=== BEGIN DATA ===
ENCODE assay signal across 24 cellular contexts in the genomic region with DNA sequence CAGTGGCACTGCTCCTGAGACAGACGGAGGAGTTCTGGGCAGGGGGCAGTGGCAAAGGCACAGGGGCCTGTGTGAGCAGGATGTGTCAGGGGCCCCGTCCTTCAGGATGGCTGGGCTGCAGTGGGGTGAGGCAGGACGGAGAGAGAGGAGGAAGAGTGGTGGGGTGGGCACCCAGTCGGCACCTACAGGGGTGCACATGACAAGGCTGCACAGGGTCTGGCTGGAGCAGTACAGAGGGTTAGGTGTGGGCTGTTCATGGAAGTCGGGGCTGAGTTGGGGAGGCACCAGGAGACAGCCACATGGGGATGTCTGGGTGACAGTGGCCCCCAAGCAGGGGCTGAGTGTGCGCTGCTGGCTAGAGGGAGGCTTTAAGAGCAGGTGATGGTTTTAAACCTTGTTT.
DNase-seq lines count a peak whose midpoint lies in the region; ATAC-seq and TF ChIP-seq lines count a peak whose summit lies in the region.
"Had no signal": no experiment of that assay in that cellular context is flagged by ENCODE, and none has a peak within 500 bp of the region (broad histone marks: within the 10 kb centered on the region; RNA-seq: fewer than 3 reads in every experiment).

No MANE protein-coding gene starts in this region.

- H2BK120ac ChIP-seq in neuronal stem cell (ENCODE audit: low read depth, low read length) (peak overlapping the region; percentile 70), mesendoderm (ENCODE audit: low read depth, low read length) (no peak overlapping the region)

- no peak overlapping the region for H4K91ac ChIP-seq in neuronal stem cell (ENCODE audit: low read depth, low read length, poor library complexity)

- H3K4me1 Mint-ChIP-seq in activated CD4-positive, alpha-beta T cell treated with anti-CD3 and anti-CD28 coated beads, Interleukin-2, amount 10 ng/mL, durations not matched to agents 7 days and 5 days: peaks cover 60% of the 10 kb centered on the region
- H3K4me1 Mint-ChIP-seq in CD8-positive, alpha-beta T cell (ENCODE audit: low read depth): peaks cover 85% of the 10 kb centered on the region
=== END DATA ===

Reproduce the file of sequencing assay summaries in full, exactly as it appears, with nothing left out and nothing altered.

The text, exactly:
ENCODE assay signal across 24 cellular contexts in the genomic region with DNA sequence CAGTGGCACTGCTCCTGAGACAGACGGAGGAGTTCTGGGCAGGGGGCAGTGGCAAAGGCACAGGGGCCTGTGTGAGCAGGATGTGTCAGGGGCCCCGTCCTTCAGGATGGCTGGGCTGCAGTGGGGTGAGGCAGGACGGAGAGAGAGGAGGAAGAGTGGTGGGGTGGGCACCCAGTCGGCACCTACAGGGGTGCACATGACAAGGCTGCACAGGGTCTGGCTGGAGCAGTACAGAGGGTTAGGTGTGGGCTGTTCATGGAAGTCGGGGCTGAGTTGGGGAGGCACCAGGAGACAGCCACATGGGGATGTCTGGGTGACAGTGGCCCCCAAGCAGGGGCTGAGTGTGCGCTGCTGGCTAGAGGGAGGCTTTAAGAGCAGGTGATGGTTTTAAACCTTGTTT.
DNase-seq lines count a peak whose midpoint lies in the region; ATAC-seq and TF ChIP-seq lines count a peak whose summit lies in the region.
"Had no signal": no experiment of that assay in that cellular context is flagged by ENCODE, and none has a peak within 500 bp of the region (broad histone marks: within the 10 kb centered on the region; RNA-seq: fewer than 3 reads in every experiment).

No MANE protein-coding gene starts in this region.

- H2BK120ac ChIP-seq in neuronal stem cell (ENCODE audit: low read depth, low read length) (peak overlapping the region; percentile 70), mesendoderm (ENCODE audit: low read depth, low read length) (no peak overlapping the region)

- no peak overlapping the region for H4K91ac ChIP-seq in neuronal stem cell (ENCODE audit: low read depth, low read length, poor library complexity)

- H3K4me1 Mint-ChIP-seq in activated CD4-positive, alpha-beta T cell treated with anti-CD3 and anti-CD28 coated beads, Interleukin-2, amount 10 ng/mL, durations not matched to agents 7 days and 5 days: peaks cover 60% of the 10 kb centered on the region
- H3K4me1 Mint-ChIP-seq in CD8-positive, alpha-beta T cell (ENCODE audit: low read depth): peaks cover 85% of the 10 kb centered on the region